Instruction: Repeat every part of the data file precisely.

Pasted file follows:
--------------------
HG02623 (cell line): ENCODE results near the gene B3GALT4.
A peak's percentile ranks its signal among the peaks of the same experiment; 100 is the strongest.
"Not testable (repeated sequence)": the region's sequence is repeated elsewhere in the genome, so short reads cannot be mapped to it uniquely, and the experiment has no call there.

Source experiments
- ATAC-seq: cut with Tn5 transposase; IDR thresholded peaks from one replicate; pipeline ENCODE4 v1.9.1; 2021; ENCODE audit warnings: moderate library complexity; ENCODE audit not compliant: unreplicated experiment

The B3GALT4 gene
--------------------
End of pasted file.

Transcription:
HG02623 (cell line): ENCODE results near the gene B3GALT4.
A peak's percentile ranks its signal among the peaks of the same experiment; 100 is the strongest.
"Not testable (repeated sequence)": the region's sequence is repeated elsewhere in the genome, so short reads cannot be mapped to it uniquely, and the experiment has no call there.

Source experiments
- ATAC-seq: cut with Tn5 transposase; IDR thresholded peaks from one replicate; pipeline ENCODE4 v1.9.1; 2021; ENCODE audit warnings: moderate library complexity; ENCODE audit not compliant: unreplicated experiment

The B3GALT4 gene